Despite Republican efforts, ACA popularity reaches new high

Popularity alone, however, won't necessarily shield the health care from assorted threats. Republican plans against the ACA continue apace.
Image: Pedro Rojas holds a sign directing people to an insurance company where they can sign up for the Affordable Care Act, also known as Obamacare
A sign directs people to an insurance company where they can sign up for the Affordable Care Act, also known as Obamacare, in Miami, Florida, in 2015.Joe Raedle / Getty Images file

At a campaign rally this week, Donald Trump set aside some time to talk about the Affordable Care Act, telling supporters, "We're managing it incredibly."

Why would the Republican president who's trying to tear down the ACA take credit for its implementation? It may have something to do with the health care reform law's increasing popularity. The L.A. Times' Michael Hiltzik explained this morning:

To paraphrase Joni Mitchell, you often don't know what you've got till it's threatened. That may partially explain a new finding that the Affordable Care Act is more popular than ever. The result comes from the latest monthly tracking poll on healthcare issues by the Kaiser Family Foundation, taken in mid-February and released Friday.

For reform advocates, the poll was unexpectedly encouraging: the ACA's favorability rating has climbed to 55%. The Kaiser Family Foundation has been doing these monthly tracking polls for a full decade -- which makes apples-to-apples comparisons easier -- and "Obamacare" has never been more popular than it is right now.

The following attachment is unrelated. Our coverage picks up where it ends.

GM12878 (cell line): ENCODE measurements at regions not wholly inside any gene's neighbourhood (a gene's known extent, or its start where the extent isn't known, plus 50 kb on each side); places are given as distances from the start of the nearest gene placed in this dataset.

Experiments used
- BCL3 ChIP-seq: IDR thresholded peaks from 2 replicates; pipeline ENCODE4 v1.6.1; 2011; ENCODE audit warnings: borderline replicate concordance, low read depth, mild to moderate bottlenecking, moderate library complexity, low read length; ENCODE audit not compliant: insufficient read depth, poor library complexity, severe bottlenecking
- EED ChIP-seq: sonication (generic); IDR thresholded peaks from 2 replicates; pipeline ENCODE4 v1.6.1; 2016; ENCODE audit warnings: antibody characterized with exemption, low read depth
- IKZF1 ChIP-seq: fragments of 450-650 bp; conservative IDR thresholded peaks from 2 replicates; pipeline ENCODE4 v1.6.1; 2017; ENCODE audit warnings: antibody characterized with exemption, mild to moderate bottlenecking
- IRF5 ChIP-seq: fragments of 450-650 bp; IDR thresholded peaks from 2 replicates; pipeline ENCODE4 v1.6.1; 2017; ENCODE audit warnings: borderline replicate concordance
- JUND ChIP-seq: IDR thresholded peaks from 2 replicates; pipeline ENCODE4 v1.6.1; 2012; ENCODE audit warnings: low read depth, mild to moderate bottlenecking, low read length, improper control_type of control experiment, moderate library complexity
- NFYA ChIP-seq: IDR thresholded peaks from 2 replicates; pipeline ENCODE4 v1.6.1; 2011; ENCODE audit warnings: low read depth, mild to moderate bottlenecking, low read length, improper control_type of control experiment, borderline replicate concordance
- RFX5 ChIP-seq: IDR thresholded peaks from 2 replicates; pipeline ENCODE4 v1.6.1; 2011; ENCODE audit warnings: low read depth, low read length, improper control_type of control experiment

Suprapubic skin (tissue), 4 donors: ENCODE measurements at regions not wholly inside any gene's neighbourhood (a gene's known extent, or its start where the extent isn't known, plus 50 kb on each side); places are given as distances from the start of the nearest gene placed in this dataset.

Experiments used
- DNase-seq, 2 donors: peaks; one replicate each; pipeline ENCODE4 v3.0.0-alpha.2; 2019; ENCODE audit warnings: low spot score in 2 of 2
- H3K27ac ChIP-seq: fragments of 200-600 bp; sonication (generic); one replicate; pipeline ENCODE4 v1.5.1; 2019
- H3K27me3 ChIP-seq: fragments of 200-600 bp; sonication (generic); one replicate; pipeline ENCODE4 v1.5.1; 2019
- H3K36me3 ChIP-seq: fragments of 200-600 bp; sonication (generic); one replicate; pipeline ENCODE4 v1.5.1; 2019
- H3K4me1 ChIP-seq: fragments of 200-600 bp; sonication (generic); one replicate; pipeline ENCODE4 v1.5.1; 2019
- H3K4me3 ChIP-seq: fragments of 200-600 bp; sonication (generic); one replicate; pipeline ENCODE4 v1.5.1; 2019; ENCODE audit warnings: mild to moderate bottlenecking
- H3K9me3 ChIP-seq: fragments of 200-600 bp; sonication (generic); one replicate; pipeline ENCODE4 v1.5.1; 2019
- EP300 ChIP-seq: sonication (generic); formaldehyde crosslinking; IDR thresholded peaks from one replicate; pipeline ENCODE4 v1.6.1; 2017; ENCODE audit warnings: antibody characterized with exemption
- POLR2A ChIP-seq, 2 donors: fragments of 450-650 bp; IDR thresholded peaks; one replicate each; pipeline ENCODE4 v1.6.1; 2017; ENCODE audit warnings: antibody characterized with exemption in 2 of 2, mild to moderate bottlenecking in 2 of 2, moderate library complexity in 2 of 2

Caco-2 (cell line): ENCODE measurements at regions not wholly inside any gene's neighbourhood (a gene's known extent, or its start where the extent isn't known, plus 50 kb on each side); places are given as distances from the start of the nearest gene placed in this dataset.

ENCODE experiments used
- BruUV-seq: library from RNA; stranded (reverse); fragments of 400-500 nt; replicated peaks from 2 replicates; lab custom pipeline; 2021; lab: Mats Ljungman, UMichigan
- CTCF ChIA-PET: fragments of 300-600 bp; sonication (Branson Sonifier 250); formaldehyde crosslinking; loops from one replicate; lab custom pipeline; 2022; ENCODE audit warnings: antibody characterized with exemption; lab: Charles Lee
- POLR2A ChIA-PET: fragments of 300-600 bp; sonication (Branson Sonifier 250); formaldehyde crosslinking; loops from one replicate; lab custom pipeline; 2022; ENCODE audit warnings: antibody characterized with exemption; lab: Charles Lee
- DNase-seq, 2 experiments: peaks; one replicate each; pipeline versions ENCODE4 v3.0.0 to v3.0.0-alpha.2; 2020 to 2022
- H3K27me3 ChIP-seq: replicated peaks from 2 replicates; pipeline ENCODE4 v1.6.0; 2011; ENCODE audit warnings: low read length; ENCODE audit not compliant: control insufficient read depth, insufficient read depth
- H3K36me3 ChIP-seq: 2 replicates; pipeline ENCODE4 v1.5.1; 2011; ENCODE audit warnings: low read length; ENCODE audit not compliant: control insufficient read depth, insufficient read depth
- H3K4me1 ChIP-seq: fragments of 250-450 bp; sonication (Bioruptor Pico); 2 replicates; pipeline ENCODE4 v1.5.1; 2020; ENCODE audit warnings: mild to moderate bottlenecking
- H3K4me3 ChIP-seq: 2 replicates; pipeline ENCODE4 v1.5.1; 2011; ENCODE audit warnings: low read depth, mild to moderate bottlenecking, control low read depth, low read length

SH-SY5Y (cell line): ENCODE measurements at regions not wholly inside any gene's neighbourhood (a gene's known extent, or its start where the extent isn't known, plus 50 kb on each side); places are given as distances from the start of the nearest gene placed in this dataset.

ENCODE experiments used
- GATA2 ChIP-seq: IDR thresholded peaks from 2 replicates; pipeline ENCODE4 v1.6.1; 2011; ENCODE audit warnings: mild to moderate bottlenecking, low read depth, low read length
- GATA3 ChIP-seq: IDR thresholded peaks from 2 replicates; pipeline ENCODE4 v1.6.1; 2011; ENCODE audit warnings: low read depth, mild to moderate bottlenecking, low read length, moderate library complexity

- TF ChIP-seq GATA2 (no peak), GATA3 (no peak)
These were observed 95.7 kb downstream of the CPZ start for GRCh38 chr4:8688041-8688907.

The law unfavorable rating, meanwhile, stands at 37%. There was a point in 2011 when these numbers were effectively reversed, which goes to show that those who predicted the ACA would gain public acceptance in time were correct.

Popularity alone, however, won't necessarily shield the health care from assorted threats. There's an ongoing federal lawsuit -- filed by Republican attorneys general and backed by the Trump administration -- that's trying to tear down the Affordable Care Act in its entirety.

And while the fate of the litigation is uncertain, it's not the only hazard on the horizon. Sen. Lindsey Graham (R-S.C.) said last year that if Republicans fare well in the 2020 elections, "I can promise you ... we're going to repeal Obamacare." House Minority Leader Kevin McCarthy (R-Calif.) echoed the message, emphasizing that ACA repeal remains a Republican priority.

The fact that the health care law is both effective and popular appears to be an inconvenient detail for which its conservative opponents have no use.